9. The second response really nailed it; 215" isn't a short wheelbase, and the newer pickups turn really tight. The 610 in my sig is 230"; it turns significantly less tight then the Ram that also pulls the 5th wheel. Of all the places we've been with the HDT the turning radius never prevented a trip or parking in a spot. We did have some tight maneuvering and many forward then back events. But yah, 215" isn't going to turn like a pickup.
  10. steiny93

    Ohio insurance

    Not sure if this helps you or not. But... we were with Blue Sky Insurance (844) 747-9320; which was in Ohio, Copeka I believe. They changed their policies around a bit so we switched away from them, but they were great to deal with on the HDT and I believe they offer those policies again. I'm not in Ohio, but that is who we used for coverages for a few years before switching to Progressive RV.
  11. If actual is 1/2 of what that article described, we should all buy stock in that fledgling company. $15k to add to a truck then they produce $13,500 a year in sellable CO2; that's a great place to start from. Infrastructure will be an issue (like where to dump the CO2) as well as who will use the CO2. But if the science is sound, it could be a game charger for the future of diesel in the over the road truck space. The last section about the possibility of a carbon negative fleet is a great tag line.
  12. To the OP, there is a lot to like about the HDT route and not to divert the thread. But if power is your only compliant, have you looked at power adders? If it's the later 5.9 vintage (newer then 2004) you can significantly increase torque without killing dependability. (we still have a 5.9 in a pickup which has only been used for pulling, at 100 miles it had exhaust and a tune applied, dyno's over 1000ft/lbs. It now has over 250k on it today, typical load is about 35k (farm truck moving bales). The negative is the engine braking; you absolutely don't get anywhere the same as with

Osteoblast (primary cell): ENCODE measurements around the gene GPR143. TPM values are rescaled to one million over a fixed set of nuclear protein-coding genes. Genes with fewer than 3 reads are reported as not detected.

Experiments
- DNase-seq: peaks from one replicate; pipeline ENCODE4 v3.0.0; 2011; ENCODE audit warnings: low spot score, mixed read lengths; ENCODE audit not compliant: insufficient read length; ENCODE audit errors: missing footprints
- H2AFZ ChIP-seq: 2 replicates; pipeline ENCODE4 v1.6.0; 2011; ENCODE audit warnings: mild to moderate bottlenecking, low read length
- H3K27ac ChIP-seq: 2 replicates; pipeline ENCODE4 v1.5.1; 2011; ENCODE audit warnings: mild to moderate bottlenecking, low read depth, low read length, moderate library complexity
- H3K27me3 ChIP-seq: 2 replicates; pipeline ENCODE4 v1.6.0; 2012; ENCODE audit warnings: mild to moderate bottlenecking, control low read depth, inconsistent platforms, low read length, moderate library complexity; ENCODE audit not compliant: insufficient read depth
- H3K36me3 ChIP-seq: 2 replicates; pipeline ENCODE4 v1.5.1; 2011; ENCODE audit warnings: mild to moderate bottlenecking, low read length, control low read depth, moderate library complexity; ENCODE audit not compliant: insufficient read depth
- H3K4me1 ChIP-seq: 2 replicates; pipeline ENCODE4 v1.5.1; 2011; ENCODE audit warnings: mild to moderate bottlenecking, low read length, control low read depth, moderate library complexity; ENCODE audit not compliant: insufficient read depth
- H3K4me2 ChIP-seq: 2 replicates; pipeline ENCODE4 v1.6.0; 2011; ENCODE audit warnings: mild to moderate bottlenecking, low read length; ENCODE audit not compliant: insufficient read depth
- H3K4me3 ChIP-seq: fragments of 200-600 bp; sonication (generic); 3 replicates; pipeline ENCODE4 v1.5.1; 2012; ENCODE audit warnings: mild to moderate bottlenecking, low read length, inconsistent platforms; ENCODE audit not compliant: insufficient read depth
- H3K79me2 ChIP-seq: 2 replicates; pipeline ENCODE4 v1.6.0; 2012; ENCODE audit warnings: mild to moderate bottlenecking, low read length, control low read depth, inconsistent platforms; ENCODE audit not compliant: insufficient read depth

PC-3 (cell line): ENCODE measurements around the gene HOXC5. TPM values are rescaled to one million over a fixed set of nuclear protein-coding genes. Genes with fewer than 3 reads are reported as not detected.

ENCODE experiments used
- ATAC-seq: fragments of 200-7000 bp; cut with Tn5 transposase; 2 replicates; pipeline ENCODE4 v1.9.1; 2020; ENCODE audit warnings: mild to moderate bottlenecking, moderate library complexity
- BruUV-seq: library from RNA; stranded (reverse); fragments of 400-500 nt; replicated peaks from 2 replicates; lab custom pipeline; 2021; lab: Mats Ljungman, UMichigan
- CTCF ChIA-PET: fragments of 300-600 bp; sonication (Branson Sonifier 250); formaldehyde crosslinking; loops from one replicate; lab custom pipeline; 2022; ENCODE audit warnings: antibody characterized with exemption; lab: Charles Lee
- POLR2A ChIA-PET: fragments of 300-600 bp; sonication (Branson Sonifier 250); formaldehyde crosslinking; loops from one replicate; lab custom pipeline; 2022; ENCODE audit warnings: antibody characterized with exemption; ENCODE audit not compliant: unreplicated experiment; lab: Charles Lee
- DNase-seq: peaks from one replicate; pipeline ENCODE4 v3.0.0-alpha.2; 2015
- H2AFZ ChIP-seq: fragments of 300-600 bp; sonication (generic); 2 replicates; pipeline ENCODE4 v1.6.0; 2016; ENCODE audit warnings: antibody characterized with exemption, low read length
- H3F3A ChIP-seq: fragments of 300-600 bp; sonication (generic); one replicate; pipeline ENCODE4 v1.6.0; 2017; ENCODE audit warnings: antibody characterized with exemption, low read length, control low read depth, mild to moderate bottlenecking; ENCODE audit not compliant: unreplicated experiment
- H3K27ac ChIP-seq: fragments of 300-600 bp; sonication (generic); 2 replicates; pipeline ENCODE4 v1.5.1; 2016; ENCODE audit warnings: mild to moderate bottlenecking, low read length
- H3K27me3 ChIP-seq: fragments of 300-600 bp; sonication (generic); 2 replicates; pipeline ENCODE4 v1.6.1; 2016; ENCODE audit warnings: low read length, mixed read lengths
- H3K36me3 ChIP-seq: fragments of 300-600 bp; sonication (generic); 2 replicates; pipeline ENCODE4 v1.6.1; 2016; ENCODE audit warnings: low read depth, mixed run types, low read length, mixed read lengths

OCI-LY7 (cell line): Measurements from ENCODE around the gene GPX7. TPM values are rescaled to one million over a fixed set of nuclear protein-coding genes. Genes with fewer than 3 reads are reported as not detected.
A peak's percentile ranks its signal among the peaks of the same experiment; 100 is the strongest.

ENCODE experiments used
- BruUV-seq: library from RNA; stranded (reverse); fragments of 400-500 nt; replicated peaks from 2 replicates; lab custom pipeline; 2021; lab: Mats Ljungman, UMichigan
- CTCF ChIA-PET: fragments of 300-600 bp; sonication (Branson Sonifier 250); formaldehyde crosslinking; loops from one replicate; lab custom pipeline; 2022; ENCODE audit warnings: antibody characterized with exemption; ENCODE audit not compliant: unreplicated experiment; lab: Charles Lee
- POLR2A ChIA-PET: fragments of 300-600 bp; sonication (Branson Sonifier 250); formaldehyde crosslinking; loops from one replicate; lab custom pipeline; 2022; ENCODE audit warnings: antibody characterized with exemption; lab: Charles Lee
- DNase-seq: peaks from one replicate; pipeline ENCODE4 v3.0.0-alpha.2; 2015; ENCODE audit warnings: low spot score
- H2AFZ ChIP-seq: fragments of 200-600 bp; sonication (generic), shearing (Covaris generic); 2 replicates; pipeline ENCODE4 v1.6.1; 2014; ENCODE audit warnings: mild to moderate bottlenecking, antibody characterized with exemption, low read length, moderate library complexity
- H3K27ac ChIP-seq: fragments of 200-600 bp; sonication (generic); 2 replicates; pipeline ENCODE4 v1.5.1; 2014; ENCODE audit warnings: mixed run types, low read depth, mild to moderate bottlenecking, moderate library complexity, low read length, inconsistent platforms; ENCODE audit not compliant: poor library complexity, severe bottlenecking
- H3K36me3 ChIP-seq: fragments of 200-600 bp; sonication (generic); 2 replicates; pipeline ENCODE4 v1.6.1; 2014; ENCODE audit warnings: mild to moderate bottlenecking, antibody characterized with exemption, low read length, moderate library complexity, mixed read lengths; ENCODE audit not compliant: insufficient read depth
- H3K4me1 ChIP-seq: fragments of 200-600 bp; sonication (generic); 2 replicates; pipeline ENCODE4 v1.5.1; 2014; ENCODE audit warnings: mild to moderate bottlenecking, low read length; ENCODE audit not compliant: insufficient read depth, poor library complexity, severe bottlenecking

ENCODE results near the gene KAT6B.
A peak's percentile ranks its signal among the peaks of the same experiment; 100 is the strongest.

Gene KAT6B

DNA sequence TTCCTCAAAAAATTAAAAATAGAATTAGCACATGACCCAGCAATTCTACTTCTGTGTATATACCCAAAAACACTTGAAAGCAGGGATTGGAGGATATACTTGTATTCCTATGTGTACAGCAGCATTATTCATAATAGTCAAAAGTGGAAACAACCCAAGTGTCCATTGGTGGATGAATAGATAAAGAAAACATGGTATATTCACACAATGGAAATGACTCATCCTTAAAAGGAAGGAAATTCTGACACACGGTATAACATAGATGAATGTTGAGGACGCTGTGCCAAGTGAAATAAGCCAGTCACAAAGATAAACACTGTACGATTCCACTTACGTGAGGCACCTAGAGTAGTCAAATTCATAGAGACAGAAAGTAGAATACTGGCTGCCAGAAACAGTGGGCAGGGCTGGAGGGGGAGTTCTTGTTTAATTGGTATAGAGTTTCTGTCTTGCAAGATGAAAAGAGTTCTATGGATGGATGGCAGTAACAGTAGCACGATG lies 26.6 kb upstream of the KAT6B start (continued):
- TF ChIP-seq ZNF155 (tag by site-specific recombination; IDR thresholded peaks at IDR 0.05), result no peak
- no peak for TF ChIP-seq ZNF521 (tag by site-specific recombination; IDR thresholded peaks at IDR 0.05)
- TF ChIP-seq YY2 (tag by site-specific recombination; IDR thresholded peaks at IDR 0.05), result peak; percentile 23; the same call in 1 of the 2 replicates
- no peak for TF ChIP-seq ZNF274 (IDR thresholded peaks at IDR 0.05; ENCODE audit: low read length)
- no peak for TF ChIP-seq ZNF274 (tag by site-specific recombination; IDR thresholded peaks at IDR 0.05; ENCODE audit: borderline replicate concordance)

13. exactly We try to be within a few thousand one way or another; but it can be quite the math problem some years. As long as I'm not paying penalties I'm happy; returns can always be leveraged against the first quarterly.
  14. Wash it really well, use water when you clay bar it. Also, don't start on the hood, start where you aren't going to see it every time you get in the truck, do the hood last. You can always start on the roof to practice. Doing an HDT by hand is going to kick your butt and the results will be less then what you can get power tools. Do a few youTube searches and go from their, I'm guessing after an hour by hand you'll be looking pretty hard at the buffer :). Oh, and if you can do this inside or under shade.
  15. Hey Cory, The orbital buffer is 'safer' as it doesn't spin in the same pattern vs a regular buffer when does the same circle pattern. You can do paint correction with either but with an orbital its very difficult to burn paint. When I detailed we didn't have orbitals, they are usable just don't stay in the same place and don't get to aggressive with the cutting compound. Harbor does have an dual action orbital that people really like, its cheap. Not sure on the vinegar idea, I'd vote for cutting compound and a dual action orbital.